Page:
Friday, October 23, 2015

A Psychopath's View on What Most Don't Want To Know - 1

Nb. 15. - This isn't an uncommon tradition in old native cultures. An example would the Native Australians before the tradition was outlawed by the Australian rulers.

Nb. 14. - I've often wondered what people say in such a situation. I don't know why it's considered more terrifying than knowing many other things about human behavior and even about death. But our society seems to have developed a complete alienation towards death - mots of all so in Northern Europe where you can't even see your loved one's faces as they're laid to rest in their coffins and you say your last goodbyes before they're buried. In those countries it is considered best to dispose of the dead person as quickly as possible and choosing to be burned and buried in "The Cemetery of The Unknown" is very commonplace. Personally I find that much more creepy than knowing what happened to your loved ones before they died or as they died and being able to see them when you say your goodbyes.

Nb. 12. - This is quite true. But what we often forget is that the same thing is the case in most, if not all kinds of deaths - exceptions being when the brain is destroyed as part of the death occurrence.

Nb. 11. - This is probably the least disturbing example of what took place during the Japanese invasion of China in WWII. Try a search on WWII Japanese experiments on Chinese prisoners. (The examples are already on Youtube, so you don't risk giving info that is too disturbing for people which they may not already have been exposed to.)

Nb. 10. - A propos the types of experiments conducted on Chinese prisoners mentioned here above. - I wonder what the rich buyer did with the property and what is there now.

Nb. 9. - These found bodies are not seized by the authorities and send home to their families? Most peculiar. I wonder how other Western climbers react when they pass a landmark and realize it's the dead body of someone else who were there to do the same that they themselves are doing. Also, most climbers aren't exactly poor, so it is a bit difficult to imagine that this use of the dead is taking place without anybody protesting and demanding that at least identification be made. - Perhaps these body landmarks were let's say two in number and have since been identified and sent home, and you just haven't comer upon that information during your research, in that case I'll find it more likely that this really did happen.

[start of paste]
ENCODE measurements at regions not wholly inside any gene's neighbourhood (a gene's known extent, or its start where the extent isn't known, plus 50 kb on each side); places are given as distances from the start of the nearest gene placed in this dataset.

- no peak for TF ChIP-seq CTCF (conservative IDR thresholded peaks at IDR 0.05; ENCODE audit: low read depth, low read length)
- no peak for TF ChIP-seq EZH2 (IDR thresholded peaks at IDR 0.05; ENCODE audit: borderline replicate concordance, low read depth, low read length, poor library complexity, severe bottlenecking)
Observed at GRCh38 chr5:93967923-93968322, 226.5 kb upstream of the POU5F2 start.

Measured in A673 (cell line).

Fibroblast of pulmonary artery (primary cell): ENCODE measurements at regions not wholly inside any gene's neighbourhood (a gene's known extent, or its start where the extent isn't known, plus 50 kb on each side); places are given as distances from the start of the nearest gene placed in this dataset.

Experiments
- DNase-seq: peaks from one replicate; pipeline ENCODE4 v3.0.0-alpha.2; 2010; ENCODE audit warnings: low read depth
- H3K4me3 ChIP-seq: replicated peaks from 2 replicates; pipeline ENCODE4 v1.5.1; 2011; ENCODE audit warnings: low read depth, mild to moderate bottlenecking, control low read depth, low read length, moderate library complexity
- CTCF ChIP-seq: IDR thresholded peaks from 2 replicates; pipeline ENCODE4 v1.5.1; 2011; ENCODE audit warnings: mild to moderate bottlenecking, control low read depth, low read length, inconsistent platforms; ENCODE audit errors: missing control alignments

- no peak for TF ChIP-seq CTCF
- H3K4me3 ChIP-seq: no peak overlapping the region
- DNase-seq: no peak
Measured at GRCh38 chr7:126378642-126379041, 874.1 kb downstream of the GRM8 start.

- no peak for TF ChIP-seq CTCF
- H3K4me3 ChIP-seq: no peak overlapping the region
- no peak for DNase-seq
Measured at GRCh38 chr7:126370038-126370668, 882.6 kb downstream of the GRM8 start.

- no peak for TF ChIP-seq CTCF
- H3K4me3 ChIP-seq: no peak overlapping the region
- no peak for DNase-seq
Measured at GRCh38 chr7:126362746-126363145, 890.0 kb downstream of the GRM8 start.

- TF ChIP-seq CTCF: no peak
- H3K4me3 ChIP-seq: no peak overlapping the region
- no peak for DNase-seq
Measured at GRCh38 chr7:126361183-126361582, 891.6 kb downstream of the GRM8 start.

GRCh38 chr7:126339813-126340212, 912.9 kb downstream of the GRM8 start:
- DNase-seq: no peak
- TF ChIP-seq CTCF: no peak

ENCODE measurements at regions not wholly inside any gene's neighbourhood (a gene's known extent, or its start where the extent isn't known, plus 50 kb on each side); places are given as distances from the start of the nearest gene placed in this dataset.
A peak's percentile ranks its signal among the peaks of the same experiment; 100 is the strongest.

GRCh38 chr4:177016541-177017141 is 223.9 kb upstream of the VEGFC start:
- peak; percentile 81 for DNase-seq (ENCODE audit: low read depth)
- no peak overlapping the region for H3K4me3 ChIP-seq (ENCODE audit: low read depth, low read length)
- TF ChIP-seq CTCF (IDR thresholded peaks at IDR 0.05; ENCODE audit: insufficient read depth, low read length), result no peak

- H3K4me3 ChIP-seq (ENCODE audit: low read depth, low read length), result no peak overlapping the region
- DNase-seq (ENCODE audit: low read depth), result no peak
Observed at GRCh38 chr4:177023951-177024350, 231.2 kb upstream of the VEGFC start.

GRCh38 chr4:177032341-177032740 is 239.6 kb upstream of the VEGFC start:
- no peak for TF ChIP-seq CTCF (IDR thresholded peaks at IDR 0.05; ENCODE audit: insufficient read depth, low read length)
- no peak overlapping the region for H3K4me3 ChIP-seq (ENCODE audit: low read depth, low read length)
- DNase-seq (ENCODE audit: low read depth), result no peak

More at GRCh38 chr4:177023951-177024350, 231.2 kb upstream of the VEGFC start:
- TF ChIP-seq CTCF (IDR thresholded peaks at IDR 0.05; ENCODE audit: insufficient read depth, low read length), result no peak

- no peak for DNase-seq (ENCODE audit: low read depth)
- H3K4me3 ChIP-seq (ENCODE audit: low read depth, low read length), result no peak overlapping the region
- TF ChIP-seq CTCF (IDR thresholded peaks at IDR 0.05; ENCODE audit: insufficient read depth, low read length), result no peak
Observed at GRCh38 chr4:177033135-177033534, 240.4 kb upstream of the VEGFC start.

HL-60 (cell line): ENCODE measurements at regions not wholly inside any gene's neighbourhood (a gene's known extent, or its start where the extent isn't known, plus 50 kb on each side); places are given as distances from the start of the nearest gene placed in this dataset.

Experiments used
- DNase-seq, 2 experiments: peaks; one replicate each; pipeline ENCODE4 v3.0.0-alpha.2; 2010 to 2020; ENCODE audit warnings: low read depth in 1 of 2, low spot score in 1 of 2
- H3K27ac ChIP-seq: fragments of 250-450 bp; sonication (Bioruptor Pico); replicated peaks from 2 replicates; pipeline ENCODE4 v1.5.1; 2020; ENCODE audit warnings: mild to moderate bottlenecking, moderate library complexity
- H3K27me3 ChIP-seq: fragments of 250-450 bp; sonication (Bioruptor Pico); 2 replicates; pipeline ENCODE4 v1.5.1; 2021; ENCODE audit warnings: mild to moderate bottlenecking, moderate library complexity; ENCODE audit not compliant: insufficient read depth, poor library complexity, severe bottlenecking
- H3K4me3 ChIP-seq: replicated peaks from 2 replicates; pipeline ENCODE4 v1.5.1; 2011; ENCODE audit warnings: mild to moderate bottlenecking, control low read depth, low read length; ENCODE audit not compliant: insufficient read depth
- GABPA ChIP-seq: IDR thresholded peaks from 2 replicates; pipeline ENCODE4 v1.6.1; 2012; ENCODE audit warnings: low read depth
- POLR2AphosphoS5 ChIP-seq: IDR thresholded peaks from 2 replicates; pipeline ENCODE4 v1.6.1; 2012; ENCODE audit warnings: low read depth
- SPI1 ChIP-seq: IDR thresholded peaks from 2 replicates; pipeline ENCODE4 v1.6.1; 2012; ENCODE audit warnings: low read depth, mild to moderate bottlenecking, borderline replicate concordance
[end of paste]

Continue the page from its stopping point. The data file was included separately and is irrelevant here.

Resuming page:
Nb. 8. - Yes, this was practiced in the medieval era when Roman Catholicism ruled throughout Europe (not just England). The stake through the heart is a measure to keep the soul "pinned" to the body so it can't come back in the form of a vampire (the subject of vampirism is broad and doesn't merely mean somebody who's body survives after death by drinking human blood. There are many forms, but they all 'take' from the living - mainly their families and loved ones. Everything else described is quite true as well.

Nb. 7. - I don't know why people wouldn't want to know this. It's a custom that either is or has been part of many cultures throughout the history of mankind. Personally I think it seems like a beautiful way to honor and grow and obtain closure while celebrating life and the living as well as memorizing and learn from the role the diseased played in supporting and maintaining their community while they were alive. I can see nothing bad or disturbing about this practice and would love to participate once if I happened to get to know somebody who came from such a community in New Zealand.

Nb. 6. - It is tragic how many events such as this one continues to take place around the globe even to this day.